New blood pressure guidelines released
Doctors say 80 percent of heart attacks can be prevented.
Now, the guidelines to follow for one major factor, blood pressure have changed.
According to the Journal of the American Medical Association, the numbers for high blood pressure screenings have changed.
The study says among older Americans, there was no evidence the previous numbers were iron clad.
Stated risks associated with lowering blood pressure can sometimes outweigh the benefits.
Doctors say everyone should take note of the new standards.
"For any patient greater than 60 years old the new recommendation is that blood pressure goals should be less than 150/90 and that medicines should be instituted for anyone over that threshold," said Dr. Amy Ahnert with Lehigh Valley Health Network.
Ahnert says the old standard of 140/90 still applies to those with diabetes or chronic kidney disease and people under the age of 60.
But Ahnert says patients now taking medication shouldn't misinterpret the change in numbers as a sign their treatment should change.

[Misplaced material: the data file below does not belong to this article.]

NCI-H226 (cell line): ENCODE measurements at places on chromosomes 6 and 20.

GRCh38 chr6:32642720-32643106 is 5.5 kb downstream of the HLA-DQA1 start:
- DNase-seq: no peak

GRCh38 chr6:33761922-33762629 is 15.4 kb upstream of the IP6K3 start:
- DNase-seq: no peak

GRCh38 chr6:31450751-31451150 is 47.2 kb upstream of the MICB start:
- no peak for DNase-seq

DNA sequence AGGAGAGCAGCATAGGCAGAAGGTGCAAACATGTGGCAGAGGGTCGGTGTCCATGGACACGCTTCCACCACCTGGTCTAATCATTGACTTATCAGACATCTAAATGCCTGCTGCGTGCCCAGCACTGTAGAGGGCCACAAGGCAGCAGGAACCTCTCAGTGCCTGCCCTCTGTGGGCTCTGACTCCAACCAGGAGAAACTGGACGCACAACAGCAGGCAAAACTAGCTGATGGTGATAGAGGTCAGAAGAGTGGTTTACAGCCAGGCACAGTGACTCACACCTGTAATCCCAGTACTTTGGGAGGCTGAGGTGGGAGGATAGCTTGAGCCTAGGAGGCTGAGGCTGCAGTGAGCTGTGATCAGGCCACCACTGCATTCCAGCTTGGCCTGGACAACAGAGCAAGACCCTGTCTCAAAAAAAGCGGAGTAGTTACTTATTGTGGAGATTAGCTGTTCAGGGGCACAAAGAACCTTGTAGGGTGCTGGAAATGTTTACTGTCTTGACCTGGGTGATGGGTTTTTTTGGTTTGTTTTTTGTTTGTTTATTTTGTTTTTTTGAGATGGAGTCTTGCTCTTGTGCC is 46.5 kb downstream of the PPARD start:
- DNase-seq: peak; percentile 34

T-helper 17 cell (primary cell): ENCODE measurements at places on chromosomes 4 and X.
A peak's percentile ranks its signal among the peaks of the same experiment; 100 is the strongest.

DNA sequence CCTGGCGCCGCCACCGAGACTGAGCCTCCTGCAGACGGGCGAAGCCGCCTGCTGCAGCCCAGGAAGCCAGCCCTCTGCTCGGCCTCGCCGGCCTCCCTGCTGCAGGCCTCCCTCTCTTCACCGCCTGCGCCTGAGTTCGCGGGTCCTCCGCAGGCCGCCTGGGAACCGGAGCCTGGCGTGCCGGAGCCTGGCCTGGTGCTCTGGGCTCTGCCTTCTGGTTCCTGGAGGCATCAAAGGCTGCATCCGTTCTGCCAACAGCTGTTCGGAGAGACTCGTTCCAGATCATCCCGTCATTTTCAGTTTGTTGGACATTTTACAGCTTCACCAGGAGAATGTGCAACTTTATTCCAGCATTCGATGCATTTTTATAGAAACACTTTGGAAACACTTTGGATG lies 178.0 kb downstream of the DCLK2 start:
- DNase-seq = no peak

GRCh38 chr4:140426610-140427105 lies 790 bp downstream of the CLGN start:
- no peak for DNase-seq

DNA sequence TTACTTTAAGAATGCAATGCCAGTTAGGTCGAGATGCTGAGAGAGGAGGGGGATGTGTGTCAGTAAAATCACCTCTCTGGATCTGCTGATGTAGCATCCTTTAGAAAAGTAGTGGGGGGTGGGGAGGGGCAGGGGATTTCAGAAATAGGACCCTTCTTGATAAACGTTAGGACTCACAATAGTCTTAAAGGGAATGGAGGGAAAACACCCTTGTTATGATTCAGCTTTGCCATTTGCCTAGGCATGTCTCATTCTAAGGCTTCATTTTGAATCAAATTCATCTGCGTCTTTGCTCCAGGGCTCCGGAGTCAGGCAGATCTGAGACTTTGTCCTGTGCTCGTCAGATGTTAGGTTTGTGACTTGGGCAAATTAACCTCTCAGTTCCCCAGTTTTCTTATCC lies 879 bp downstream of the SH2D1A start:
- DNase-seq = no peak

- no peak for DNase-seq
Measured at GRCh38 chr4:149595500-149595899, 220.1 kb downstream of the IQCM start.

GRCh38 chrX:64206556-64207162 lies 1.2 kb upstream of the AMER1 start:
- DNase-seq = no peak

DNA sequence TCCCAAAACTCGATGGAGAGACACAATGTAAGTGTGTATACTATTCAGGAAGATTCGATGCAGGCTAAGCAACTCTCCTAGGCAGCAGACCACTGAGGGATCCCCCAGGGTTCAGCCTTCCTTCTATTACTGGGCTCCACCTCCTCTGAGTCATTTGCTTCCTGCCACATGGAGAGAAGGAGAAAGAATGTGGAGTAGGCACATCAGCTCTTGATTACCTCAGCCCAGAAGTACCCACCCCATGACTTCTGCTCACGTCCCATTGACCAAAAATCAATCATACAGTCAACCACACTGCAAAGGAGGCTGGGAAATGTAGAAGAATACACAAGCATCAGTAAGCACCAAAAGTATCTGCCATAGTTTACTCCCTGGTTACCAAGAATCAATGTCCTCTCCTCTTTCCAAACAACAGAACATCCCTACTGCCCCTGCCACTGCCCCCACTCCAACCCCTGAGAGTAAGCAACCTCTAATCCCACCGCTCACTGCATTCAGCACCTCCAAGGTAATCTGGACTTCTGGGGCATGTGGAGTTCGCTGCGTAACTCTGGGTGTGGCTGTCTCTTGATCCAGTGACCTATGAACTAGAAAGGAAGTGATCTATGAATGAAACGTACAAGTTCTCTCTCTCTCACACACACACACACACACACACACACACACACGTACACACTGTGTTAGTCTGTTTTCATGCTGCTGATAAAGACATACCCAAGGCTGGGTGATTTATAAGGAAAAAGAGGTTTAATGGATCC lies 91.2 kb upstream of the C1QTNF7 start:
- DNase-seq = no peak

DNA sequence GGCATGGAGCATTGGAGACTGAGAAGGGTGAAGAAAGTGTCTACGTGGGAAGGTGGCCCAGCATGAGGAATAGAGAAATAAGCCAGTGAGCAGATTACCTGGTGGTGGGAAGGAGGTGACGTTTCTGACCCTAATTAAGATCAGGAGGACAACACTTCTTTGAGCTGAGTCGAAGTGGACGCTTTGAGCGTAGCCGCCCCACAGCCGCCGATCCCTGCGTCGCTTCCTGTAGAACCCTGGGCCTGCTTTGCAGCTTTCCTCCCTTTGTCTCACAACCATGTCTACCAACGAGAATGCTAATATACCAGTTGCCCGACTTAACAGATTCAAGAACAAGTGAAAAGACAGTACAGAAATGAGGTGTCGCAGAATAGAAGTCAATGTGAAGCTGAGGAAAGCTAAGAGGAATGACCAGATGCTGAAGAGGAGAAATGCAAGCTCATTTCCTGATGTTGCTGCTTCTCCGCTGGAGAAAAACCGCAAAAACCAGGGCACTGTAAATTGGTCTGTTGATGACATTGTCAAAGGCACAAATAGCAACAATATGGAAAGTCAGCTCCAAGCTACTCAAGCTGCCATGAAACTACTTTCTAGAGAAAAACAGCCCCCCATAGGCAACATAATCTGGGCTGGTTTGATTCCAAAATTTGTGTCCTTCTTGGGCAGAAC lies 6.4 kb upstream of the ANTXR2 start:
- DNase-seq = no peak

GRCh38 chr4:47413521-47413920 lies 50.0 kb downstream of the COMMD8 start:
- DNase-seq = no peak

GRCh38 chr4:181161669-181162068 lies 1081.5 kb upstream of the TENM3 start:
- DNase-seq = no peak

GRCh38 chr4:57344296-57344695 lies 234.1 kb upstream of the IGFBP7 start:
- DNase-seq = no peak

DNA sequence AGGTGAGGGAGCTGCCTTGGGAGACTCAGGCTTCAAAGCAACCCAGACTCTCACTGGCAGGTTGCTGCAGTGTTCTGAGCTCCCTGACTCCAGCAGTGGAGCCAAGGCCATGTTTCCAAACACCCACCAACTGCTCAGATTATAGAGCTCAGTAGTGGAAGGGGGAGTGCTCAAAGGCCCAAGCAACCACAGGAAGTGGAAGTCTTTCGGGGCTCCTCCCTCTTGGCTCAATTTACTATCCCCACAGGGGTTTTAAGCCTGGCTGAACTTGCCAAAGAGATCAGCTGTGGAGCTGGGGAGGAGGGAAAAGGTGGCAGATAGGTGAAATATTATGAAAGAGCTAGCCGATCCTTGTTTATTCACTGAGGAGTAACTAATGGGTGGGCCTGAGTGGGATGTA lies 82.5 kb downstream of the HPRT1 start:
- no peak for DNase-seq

"Even though the numbers have been slightly shifted it doesn't mean blood pressure treatment is not important and it does not mean that patients should stop their medicines," said Ahnert.
Ahnert says the calculation of systolic and diastolic blood pressure continues to be a powerful diagnostic tool in preventing a heart attack or stroke.
If you want to get your blood pressure checked you can go to your gym or a health fair.
You can also go to your local pharmacy where they have machines, or buy a cuff, take it home and do it yourself.
Doctors say high blood pressure is something you should have checked at least once in your twenties and then as recommended.
Factors like eating habits, exercise, maintaining a healthy weight and quitting smoking are just a few of the ways doctors say you can help keep high blood pressure in check.
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